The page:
The ongoing trend for celebrities in all ages is to have their great moment of fame and then to be cruelly forgotten, only leaving traces of their celebrity through time. Such is the case of Nancy Dawson. Googling the name today will deliver songs, and dances and nursery rhymes such as this one:
- Nancy Dawson was so fine
- She wouldn't get up to serve the swine;
- She lies in bed till eight or nine,
- So it's Oh, poor Nancy Dawson.
- And do ye ken* Nancy Dawson, honey?
- The wife who sells the barley, honey?
- She won't get up to feed her swine,
- And do ye ken Nancy Dawson, honey?
Nancy was born around 1728 into a poor situation in life but had aspirations for the stage. She turned to prostitution for survival and then took up with a traveling puppet company where she learned to dance. Her natural ability for dance opened up the opportunity to play Columbine, the ballerina in Commedia Dell'Arte and brought Nancy some recognition. Nancy continued to take different dancing jobs, performing at various coffee houses in Covent Garden. She was quite the go-go girl of her time. Her dancing caught the attention of Ned Shuter, a renown comedian and became his mistress. The relationship opened up more theater opportunities for Nancy.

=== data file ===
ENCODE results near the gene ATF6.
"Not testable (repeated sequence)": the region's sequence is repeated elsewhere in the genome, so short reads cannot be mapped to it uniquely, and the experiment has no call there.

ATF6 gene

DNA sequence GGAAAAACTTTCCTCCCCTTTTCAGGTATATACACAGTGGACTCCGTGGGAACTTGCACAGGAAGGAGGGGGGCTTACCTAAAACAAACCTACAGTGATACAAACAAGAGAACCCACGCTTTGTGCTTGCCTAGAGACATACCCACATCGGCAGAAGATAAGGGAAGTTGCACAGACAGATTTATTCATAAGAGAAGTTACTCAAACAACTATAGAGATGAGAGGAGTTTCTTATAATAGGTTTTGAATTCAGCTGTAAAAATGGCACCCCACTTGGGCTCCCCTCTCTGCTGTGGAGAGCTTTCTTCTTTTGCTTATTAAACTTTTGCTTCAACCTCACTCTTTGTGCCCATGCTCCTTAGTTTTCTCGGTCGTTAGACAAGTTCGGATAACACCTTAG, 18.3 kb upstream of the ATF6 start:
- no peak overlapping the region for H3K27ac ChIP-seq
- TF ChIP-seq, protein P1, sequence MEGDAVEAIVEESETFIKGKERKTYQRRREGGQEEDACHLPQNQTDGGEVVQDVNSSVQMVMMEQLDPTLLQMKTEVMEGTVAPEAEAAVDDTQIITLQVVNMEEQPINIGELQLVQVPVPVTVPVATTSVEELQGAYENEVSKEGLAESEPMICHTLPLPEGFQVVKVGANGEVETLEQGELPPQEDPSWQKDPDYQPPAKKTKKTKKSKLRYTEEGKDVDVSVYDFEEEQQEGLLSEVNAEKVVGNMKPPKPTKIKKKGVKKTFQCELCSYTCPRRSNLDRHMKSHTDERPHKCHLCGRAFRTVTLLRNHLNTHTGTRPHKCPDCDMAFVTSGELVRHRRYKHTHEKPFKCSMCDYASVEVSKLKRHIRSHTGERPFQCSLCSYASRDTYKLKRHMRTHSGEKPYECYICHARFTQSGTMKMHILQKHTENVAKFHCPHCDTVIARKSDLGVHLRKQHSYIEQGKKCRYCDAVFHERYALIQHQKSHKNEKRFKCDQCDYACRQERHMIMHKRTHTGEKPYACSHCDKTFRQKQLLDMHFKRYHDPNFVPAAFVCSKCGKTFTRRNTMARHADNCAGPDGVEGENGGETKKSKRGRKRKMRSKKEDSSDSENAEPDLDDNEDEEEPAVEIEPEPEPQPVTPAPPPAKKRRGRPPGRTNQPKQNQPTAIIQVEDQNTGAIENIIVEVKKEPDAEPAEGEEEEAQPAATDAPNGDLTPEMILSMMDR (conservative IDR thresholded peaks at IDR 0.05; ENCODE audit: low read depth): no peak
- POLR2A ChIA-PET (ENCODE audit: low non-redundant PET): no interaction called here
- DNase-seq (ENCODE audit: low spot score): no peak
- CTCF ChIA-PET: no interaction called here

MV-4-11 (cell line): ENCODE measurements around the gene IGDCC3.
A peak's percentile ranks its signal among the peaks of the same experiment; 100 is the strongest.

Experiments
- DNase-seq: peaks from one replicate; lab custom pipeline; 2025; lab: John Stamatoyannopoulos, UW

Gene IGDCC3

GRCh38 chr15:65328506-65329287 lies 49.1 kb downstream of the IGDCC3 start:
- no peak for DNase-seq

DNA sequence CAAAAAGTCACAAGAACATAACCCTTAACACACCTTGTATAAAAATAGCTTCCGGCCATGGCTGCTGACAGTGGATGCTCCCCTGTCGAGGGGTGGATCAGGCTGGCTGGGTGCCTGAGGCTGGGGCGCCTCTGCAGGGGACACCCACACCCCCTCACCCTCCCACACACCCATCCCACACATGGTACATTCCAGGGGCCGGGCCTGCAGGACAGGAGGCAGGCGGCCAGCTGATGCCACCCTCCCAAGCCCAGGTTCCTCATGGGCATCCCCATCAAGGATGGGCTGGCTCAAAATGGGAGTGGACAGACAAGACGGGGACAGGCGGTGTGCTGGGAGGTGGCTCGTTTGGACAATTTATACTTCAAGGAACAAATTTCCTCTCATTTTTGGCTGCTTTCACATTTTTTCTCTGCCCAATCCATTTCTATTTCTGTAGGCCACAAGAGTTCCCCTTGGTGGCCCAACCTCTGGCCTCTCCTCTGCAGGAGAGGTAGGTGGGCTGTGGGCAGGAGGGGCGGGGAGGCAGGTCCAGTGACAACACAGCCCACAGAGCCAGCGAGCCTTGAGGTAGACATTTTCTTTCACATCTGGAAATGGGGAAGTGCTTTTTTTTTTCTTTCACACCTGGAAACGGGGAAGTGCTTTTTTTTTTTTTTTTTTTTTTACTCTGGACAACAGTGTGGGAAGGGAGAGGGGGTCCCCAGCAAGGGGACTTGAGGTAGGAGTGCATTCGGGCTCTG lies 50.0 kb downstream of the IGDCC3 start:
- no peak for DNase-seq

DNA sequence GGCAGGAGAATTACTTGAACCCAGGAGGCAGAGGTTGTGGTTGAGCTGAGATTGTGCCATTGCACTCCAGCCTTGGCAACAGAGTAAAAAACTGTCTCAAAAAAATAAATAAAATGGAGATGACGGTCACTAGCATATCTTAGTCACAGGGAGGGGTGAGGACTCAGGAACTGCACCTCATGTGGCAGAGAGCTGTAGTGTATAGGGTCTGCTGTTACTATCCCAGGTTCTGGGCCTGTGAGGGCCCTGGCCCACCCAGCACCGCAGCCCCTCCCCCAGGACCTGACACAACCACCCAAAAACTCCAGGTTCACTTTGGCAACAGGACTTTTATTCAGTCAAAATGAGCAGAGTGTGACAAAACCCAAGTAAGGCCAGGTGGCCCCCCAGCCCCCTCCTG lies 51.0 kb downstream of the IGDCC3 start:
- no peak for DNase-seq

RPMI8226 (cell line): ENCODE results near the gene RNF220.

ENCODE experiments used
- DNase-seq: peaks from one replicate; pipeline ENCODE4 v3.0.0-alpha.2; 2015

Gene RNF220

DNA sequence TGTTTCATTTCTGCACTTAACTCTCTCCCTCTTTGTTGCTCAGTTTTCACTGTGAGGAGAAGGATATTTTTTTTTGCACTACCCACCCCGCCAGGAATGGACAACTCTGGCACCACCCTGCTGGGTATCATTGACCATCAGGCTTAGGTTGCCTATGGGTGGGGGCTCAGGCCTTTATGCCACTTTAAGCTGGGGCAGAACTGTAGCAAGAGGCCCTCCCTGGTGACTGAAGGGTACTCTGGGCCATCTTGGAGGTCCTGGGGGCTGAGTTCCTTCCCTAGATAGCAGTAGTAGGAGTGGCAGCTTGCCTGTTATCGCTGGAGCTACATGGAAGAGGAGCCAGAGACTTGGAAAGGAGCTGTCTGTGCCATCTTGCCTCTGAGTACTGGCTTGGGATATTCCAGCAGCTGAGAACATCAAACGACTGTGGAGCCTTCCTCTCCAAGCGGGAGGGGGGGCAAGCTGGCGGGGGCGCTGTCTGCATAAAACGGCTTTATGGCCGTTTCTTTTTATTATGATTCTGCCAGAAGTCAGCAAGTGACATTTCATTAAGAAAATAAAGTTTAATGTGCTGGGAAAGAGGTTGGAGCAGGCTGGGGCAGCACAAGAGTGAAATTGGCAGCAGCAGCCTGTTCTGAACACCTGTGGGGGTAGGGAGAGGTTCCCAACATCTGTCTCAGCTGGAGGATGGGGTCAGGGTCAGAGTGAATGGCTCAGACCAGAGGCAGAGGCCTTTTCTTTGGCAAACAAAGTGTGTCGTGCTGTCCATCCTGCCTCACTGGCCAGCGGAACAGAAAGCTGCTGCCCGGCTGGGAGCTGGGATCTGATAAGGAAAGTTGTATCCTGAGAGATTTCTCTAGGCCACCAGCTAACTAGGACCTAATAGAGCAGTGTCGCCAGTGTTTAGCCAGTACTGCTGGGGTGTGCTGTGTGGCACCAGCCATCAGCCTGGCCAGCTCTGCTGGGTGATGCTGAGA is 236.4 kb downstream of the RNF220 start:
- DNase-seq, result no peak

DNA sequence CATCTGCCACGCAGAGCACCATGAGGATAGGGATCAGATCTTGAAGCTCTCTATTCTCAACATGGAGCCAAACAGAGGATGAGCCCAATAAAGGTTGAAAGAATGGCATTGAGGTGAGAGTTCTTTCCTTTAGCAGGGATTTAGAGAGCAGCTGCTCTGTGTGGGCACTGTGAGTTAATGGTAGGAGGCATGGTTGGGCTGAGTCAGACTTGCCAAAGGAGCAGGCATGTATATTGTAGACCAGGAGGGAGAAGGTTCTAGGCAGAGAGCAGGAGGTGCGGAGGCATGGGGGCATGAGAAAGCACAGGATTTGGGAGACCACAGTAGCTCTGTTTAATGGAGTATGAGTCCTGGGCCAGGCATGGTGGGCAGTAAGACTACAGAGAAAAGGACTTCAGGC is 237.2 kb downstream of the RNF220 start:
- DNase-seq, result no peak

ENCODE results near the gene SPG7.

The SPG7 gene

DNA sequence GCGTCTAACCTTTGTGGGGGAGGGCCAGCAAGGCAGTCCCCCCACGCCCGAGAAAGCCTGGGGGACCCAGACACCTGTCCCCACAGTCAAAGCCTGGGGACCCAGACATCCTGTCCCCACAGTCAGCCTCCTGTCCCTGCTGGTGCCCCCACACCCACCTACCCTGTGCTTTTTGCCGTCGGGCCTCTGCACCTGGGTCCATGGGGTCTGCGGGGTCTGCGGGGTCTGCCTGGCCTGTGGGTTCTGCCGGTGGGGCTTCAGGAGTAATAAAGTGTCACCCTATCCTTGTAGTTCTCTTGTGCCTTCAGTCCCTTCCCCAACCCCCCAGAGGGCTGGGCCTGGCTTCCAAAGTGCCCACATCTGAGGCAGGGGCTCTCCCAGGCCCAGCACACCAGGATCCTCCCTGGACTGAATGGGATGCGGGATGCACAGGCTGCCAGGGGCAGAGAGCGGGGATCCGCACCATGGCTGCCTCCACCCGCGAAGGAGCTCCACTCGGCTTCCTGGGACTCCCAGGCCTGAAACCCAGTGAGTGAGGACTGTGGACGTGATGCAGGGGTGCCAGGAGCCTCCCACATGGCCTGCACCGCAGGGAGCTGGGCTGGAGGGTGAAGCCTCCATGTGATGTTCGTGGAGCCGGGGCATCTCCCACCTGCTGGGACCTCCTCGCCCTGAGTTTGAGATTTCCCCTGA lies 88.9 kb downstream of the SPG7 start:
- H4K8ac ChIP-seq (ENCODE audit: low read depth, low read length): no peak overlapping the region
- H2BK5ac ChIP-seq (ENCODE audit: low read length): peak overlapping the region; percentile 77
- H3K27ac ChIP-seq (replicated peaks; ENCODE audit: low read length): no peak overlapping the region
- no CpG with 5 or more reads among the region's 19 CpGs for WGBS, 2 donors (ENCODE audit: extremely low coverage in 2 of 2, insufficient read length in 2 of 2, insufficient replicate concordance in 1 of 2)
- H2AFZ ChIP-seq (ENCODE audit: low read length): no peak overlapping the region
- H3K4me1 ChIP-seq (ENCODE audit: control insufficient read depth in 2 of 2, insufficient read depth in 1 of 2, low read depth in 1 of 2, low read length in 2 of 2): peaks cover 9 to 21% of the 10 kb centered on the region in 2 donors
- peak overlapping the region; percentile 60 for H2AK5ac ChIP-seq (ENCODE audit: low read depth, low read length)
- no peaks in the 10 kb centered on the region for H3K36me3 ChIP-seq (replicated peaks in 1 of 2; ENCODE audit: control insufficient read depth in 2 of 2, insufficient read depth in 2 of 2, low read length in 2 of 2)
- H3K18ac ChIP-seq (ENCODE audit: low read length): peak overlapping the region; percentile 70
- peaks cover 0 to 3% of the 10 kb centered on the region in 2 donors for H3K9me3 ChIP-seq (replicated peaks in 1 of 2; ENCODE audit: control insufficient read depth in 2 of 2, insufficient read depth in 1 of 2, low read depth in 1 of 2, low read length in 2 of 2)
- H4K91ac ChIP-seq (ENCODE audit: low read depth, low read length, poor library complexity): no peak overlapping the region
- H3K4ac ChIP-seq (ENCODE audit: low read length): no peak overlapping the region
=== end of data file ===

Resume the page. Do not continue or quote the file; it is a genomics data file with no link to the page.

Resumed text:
Nancy was now comfortably situated in Covent Garden taking small acting parts here and there but her big break came in 1759. In the wildly successful The Beggar's Opera the dancer who would dance to horn pipes in the play was ill and an understudy was needed immediately. Nancy was given the role and when she pranced onto the stage she brought the house down. She became such a sensation that she was hired to perform her horn-pipe dances in between the acts of the play.
- All the girls in our town,
- black the fair the red the brown,
- Who dance and prance it up and down,
- There's none like Nancy Dawson!
- Her easy mien her step so neat,
- She foots she trips she looks so sweet,
- Her every motion is complete,
- I die for Nancy Dawson
Capitalizing on Nancy's fame were two books which may or may not have been published by her or with her permission; Genuine Memoirs and the appropriately titled, Nancy Dawson's Jests. Although far from a pure woman, Nancy seemed to have a good sense of humor, a tenacity, and a very fine talent which is what truly made her famous. After taking a few more rolls as Columbine Nancy retired to a comfortable house in Hampstead where she died in 1767.
*"Ken" is Scottish slang, still used today, meaning "know"